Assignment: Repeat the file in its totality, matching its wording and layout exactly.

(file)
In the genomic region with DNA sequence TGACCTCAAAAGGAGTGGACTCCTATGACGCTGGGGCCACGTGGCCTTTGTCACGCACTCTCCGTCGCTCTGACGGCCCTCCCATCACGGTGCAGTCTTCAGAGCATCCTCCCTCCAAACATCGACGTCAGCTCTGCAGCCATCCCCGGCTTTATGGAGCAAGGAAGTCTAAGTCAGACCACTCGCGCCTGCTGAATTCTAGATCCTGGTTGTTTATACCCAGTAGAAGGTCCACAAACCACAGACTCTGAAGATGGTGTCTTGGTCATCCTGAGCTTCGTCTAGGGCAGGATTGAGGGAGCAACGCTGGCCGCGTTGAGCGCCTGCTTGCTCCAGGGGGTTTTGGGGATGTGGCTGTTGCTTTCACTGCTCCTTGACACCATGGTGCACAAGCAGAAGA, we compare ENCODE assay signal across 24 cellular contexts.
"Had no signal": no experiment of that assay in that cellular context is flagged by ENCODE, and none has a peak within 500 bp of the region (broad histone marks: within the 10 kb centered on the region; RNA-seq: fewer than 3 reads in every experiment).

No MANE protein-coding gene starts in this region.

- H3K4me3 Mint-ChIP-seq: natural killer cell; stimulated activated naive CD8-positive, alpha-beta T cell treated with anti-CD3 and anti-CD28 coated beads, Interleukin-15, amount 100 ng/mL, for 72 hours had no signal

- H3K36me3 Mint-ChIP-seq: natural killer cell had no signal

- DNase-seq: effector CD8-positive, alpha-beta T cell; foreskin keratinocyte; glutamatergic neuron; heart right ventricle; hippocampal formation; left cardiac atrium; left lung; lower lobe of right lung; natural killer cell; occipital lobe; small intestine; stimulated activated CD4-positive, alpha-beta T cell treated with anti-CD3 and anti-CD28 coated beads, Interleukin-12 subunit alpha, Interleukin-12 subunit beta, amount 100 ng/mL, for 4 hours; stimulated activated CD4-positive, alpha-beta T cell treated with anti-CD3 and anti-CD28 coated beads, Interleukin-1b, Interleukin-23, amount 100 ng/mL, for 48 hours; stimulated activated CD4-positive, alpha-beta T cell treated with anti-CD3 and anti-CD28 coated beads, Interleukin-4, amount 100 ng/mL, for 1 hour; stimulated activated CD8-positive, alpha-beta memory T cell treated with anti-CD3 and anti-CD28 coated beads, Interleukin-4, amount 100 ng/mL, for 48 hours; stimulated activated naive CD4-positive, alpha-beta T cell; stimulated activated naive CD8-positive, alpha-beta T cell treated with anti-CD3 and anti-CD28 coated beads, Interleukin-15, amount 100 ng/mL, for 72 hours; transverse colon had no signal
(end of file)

In the genomic region with DNA sequence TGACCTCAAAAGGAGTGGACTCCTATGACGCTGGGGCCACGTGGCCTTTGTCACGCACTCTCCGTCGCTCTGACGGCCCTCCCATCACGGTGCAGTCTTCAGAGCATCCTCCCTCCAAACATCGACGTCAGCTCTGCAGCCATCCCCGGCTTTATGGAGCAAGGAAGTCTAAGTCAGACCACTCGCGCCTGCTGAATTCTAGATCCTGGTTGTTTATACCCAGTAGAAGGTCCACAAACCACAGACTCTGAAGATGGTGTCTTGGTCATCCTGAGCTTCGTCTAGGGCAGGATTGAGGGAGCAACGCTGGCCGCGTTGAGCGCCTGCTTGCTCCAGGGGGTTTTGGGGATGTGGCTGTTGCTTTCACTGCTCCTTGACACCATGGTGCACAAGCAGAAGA, we compare ENCODE assay signal across 24 cellular contexts.
"Had no signal": no experiment of that assay in that cellular context is flagged by ENCODE, and none has a peak within 500 bp of the region (broad histone marks: within the 10 kb centered on the region; RNA-seq: fewer than 3 reads in every experiment).

No MANE protein-coding gene starts in this region.

- H3K4me3 Mint-ChIP-seq: natural killer cell; stimulated activated naive CD8-positive, alpha-beta T cell treated with anti-CD3 and anti-CD28 coated beads, Interleukin-15, amount 100 ng/mL, for 72 hours had no signal

- H3K36me3 Mint-ChIP-seq: natural killer cell had no signal

- DNase-seq: effector CD8-positive, alpha-beta T cell; foreskin keratinocyte; glutamatergic neuron; heart right ventricle; hippocampal formation; left cardiac atrium; left lung; lower lobe of right lung; natural killer cell; occipital lobe; small intestine; stimulated activated CD4-positive, alpha-beta T cell treated with anti-CD3 and anti-CD28 coated beads, Interleukin-12 subunit alpha, Interleukin-12 subunit beta, amount 100 ng/mL, for 4 hours; stimulated activated CD4-positive, alpha-beta T cell treated with anti-CD3 and anti-CD28 coated beads, Interleukin-1b, Interleukin-23, amount 100 ng/mL, for 48 hours; stimulated activated CD4-positive, alpha-beta T cell treated with anti-CD3 and anti-CD28 coated beads, Interleukin-4, amount 100 ng/mL, for 1 hour; stimulated activated CD8-positive, alpha-beta memory T cell treated with anti-CD3 and anti-CD28 coated beads, Interleukin-4, amount 100 ng/mL, for 48 hours; stimulated activated naive CD4-positive, alpha-beta T cell; stimulated activated naive CD8-positive, alpha-beta T cell treated with anti-CD3 and anti-CD28 coated beads, Interleukin-15, amount 100 ng/mL, for 72 hours; transverse colon had no signal